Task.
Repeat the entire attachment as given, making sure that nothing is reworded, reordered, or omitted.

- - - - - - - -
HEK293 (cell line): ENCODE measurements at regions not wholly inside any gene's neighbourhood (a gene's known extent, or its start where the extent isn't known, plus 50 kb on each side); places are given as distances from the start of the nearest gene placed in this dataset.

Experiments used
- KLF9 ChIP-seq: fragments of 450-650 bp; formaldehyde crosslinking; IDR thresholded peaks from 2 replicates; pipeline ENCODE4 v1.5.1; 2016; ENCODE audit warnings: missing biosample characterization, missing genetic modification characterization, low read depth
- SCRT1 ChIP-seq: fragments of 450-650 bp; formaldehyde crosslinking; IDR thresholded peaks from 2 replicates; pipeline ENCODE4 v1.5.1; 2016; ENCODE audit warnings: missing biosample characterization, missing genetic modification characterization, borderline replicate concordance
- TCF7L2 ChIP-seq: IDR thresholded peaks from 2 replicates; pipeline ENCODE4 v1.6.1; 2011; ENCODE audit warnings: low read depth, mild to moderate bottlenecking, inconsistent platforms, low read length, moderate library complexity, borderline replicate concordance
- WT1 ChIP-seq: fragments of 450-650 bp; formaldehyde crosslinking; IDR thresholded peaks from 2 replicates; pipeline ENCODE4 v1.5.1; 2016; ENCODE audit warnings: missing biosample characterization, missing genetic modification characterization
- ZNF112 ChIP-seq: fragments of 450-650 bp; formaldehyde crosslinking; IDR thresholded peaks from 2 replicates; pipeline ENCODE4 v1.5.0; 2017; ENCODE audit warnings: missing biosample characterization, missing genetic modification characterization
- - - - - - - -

HEK293 (cell line): ENCODE measurements at regions not wholly inside any gene's neighbourhood (a gene's known extent, or its start where the extent isn't known, plus 50 kb on each side); places are given as distances from the start of the nearest gene placed in this dataset.

Experiments used
- KLF9 ChIP-seq: fragments of 450-650 bp; formaldehyde crosslinking; IDR thresholded peaks from 2 replicates; pipeline ENCODE4 v1.5.1; 2016; ENCODE audit warnings: missing biosample characterization, missing genetic modification characterization, low read depth
- SCRT1 ChIP-seq: fragments of 450-650 bp; formaldehyde crosslinking; IDR thresholded peaks from 2 replicates; pipeline ENCODE4 v1.5.1; 2016; ENCODE audit warnings: missing biosample characterization, missing genetic modification characterization, borderline replicate concordance
- TCF7L2 ChIP-seq: IDR thresholded peaks from 2 replicates; pipeline ENCODE4 v1.6.1; 2011; ENCODE audit warnings: low read depth, mild to moderate bottlenecking, inconsistent platforms, low read length, moderate library complexity, borderline replicate concordance
- WT1 ChIP-seq: fragments of 450-650 bp; formaldehyde crosslinking; IDR thresholded peaks from 2 replicates; pipeline ENCODE4 v1.5.1; 2016; ENCODE audit warnings: missing biosample characterization, missing genetic modification characterization
- ZNF112 ChIP-seq: fragments of 450-650 bp; formaldehyde crosslinking; IDR thresholded peaks from 2 replicates; pipeline ENCODE4 v1.5.0; 2017; ENCODE audit warnings: missing biosample characterization, missing genetic modification characterization